After turning down an invitation to the White House a week ago, Nevada Gov. Steve Sisolak is asking President Donald Trump for a meeting to discuss the Department of Energy’s clandestine shipment of weapons-grade plutonium to Nevada, and the fate of Yucca Mountain.
“As governor, I am committed to ensuring the safety of Nevada’s citizens and the protection of the state’s unique environment and economy from the extraordinary risks posed by Yucca Mountain,” Sisolak wrote to Trump. “On behalf of Nevada’s over three million residents, I would appreciate the opportunity to discuss with you these matters of critical importance to my state.”
The letter comes after a back and forth between Sisolak and the administration, after Sisolak refused to attend White House events last weekend with other governors. The Trump administration told KOLO-TV the president was willing to discuss the plutonium shipments with Sisolak.
“It’s just difficult for me to go and break bread with someone that you can’t trust,” Sisolak responded. “If I can’t count on getting accurate information, what’s the sense in making the pitch to them, and having the discussion? I thought we were in the midst of discussions and negotiating in good faith, and that proved not to be the case.”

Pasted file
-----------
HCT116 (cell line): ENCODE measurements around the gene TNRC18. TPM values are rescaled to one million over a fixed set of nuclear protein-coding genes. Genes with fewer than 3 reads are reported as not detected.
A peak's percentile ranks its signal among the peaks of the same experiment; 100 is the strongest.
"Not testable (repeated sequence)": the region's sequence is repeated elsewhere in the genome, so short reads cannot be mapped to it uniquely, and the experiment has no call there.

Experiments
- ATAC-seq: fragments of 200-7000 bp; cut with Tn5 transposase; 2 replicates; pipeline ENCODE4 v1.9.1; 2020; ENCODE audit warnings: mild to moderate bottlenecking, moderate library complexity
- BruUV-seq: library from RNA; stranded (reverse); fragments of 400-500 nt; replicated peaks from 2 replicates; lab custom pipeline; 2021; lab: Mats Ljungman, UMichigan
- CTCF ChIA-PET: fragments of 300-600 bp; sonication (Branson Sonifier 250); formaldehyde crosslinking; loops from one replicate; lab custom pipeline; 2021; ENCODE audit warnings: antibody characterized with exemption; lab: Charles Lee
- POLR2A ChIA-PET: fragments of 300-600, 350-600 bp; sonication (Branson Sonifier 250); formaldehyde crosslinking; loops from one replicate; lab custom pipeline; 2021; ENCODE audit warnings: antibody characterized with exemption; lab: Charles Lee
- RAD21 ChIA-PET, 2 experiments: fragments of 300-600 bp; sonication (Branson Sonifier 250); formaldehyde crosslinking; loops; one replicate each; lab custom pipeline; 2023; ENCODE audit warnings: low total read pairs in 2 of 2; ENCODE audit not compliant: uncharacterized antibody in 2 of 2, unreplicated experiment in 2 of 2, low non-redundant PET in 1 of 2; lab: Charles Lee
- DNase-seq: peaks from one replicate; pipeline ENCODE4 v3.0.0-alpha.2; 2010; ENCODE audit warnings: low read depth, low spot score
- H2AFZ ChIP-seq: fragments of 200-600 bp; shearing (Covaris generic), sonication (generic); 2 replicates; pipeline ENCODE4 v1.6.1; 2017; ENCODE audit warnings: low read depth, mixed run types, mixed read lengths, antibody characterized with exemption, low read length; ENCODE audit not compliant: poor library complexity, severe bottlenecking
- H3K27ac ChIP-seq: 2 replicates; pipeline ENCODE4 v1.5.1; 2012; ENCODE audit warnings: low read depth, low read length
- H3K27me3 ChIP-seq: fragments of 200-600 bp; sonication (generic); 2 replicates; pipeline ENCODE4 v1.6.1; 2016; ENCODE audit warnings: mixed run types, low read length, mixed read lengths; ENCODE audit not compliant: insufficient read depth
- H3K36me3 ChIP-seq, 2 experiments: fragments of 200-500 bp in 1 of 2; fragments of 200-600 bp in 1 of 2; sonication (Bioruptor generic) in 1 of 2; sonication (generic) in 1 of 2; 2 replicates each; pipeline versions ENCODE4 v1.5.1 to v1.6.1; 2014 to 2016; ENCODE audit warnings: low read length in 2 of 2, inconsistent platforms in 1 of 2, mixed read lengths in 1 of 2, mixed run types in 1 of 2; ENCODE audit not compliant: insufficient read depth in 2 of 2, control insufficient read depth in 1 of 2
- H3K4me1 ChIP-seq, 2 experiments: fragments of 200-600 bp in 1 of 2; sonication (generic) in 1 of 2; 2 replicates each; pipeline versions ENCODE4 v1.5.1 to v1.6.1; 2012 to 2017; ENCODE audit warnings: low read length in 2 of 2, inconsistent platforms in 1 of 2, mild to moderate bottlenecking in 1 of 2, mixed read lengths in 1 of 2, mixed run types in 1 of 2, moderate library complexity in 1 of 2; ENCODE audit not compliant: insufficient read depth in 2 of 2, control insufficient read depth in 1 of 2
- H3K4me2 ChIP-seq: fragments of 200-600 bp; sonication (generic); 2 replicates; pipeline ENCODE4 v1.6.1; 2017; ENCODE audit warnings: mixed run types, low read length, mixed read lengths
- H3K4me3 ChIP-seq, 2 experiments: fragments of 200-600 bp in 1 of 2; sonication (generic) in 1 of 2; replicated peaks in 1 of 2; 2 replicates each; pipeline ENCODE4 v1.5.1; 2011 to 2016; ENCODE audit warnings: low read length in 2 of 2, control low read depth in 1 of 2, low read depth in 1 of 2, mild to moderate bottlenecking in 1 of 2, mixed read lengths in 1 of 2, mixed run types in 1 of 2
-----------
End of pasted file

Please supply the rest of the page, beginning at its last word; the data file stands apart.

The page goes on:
“The people of Nevada will not be taken advantage of, and fancy political receptions will not make our concerns go away. I hope the president and his administration are sincere about their willingness to address this issue, and I and look forward to hearing from the Trump administration about when we can meet,” Sisolak told KOLO.
State officials say they learned in late January of the Department of Energy’s shipment of half a metric ton of weapons-grade plutonium to Nevada.
Sisolak’s office did not respond to requests for comment about whether the governor now trusts the president.
The White House also did not immediately respond to questions from the Current.
On Thursday, Nevada’s delegates to the House of Representatives, Susie Lee, Steven Horsford and Dina Titus, sent a letter to Trump urging him not to include additional funding for the Yucca Mountain licensing process in his 2020 budget.
“Just last Fall, when you came to Nevada, you were asked about Yucca Mountain and said at the time, “’I think you should do things where people want them to happen, so I would be very inclined to be against it,’” Nevada’s congressional representatives wrote to the president.